for you alone.

And so a year has passed and I’m another year older. With any sadness that brings, I turn to a very simple, happy fact: I’m another year older. I’m another year older!

And I think of all that I’ve accomplished in that year.

I directed my original play, and people came to see it, and they liked it.

I went to the ocean, which, like subscribing to the Poem of the Day, I highly recommend.

I set a writing goal for myself to get published again on my favourite humour site, McSweeney’s Internet Tendency. And I did! Four times! Plus, one of my McSweeney’s pieces is included in their 3-pound, gilt-edged anniversary collection, Keep Scrolling Until You Feel Something.

I was in a play, acting foolish and forgetting myself for awhile. People saw it, people laughed and forgot themselves for awhile.

I saw The National in concert.

I published a new collection, A Jerk in Progress, although it’s selling terribly, so get with it people!

Abby graduated high school, James is a Gaiter, Em and Katie are happy city girls.

Deb brought me a warm chocolate chip cookie in the bath that time.

I’ve enjoyed more baths than is especially seemly but there it is.

I’ve been writing, working on a thing. It’s quite terrible, but I’m writing.

I’ve come up with a number of “that’s what she said” jokes for someone in my condition. For example: “There now, that’s not so hard, is it?” And “So I go into this bar, and against the wall is this beautiful Hammond B3: shining mahogany, gleaming keyboard, fully intact. I sit down to play, turn on the power: nothing. Turns out all the electronics in the back have been torn out, hollow. What a useless organ!”

So, you see? It hasn’t been a total bust.

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Yoga: Self-Taught

I can do this, except I call it “tripping.”

I begin by finding a quiet place. There is snow on the ground, so that means the neighbours have decided the street is a snowmobile drag strip; there is no quiet place. I reach deep within myself to find a centre of calm and deep within the drawer to find a pair of earplugs.

I make sure I am wearing something comfortable. I am comfortable in blue jeans. It’s a habit I can’t break, even though I know it’s not a good look, a man over 50 wearing saggy-ass denim all the time outside work hours. But this is my spiritual journey and these are my Kmart Wranglers.

I centre myself in a spacious room, away from open windows where people walking by might see me and wonder if I’m standing with my arms in the air because someone has a gun on me. Continue reading

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McSweeney’s little and big

Regular readers will know I’m a big fan of and sometime contributor to McSweeney’s Internet Tendency. This week, I have a piece running to mark Kurt Vonnegut’s birthday, entitled “Your Services As Guidance Counselor Are No Longer Required, Mr. Vonnegut.

But the bigger news — like 680 gilt-edged pages big — is that I have a piece in the 21st-anniversary McSweeney megabook, Keep Scrolling Until You Feel Something. It’s a collection of the best of the site and includes the very first piece of mine they ran back in 2005. So, yeah, you can read all the pieces for free, but look at this beautiful book!

That’s it. Don’t forget to support good humour writing and writers by becoming a McSweeney’s patron.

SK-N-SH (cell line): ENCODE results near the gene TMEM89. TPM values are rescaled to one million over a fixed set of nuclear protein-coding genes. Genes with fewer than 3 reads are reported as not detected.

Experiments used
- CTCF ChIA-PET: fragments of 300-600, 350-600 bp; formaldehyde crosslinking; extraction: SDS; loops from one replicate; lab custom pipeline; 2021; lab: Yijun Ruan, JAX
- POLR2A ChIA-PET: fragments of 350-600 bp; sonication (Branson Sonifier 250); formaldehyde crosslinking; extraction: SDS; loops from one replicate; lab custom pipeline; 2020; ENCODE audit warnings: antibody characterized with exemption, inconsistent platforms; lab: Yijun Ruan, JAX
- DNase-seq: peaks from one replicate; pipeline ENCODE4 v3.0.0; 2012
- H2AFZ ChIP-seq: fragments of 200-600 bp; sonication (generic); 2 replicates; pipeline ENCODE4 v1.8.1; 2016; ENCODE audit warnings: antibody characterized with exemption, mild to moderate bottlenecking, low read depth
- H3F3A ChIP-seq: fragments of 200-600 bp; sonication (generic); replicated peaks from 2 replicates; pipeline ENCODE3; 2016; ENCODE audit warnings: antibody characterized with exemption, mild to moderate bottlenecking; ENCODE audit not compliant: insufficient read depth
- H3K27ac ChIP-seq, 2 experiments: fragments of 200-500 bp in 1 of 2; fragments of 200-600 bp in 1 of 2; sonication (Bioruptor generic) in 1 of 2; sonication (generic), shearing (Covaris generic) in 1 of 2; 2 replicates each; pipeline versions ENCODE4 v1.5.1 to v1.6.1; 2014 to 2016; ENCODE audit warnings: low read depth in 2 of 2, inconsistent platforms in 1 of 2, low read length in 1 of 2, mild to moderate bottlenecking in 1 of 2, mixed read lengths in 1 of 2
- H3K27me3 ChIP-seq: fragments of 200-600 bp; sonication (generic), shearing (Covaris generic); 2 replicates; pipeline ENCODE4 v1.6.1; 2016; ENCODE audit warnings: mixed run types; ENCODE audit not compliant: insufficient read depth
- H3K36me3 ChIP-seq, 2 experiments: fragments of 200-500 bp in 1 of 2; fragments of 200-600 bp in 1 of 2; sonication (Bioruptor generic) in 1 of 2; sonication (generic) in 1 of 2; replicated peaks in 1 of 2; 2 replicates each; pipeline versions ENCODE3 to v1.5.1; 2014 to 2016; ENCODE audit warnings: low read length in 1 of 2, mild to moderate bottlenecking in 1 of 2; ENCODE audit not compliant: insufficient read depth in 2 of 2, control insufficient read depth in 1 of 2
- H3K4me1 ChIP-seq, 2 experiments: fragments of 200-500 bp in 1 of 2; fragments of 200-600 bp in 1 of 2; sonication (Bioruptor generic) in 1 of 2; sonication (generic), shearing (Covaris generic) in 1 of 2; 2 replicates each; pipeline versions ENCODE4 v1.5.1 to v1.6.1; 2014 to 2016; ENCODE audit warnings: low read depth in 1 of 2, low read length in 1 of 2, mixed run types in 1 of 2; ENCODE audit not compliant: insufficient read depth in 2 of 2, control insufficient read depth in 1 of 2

Posted in It Really Did Happen!, Writing | 11 Comments

Caucus? Barely open to us

A Stanstead, Quebec, town councillor is proposing a new municipal tax on babies’ eyeballs. Each new baby born in the Town of Stanstead will be charged $6 for one eyeball, a bargain $10 for two eyeballs. If you’re a baby born elsewhere but move to Stanstead, you’ll have to pay a $15 eyeball surcharge, because we don’t know where those eyes have been.

The purpose of the proposed legislation is to generate some much-needed revenue for the town and to give an opportunity for citizens to say, “Dang it, I’m taxed to the eyeballs!” and really mean it.

Is this true? Maybe? Who knows. Perhaps one of the town councillors really did put forth this notion of a motion. “Baby eyeballs freak me out,” he or she might have said, “so huge in those tiny heads of theirs. We should tax those little goo bags, teach them life is real.” Continue reading

Posted in Canada and/or Quebec, It Really Did Happen! | Tagged , , , , , , , , , , | 6 Comments

The Seven Habits of Highly Effective Demons

1. Be proactive
One of the prime mistakes demons make is waiting for lusty teenagers to randomly stumble onto a Portal to Hell in the basement of an abandoned cabin. After all, when you’re a demon condemned for all eternity, what’s a millennium here or there? However, you are statistically more likely to improve your Soul Reaping Quotient if you take initiatives that lead directly to victim torturing and/or possession. These might include inhabiting the body of a cat (always complicit) to lure her master into an ancient crypt or arranging to have a fortune cookie delivered that reads “Now is an excellent time to dabble in the dark arts.” Recognize your Circle of Influence, your Circle of Concern and your Circle of Hell.

2. Begin with the end in mind
Envision the apocalypse you’d like to see and work towards it. Constantly review your mission. Are you the demon you want to be? Are you sufficiently horrifying? Should you be more wraith-like or more lizard-esque? What is your position on disembowelling? By developing a clear picture of a future where the Dark Lord rules over a dystopian hellscape engulfed in flames and unspeakable agony, you’ll be better able to develop the tools (pitchfork, sword, saw, razor-blade fingers) to reach your goal. Continue reading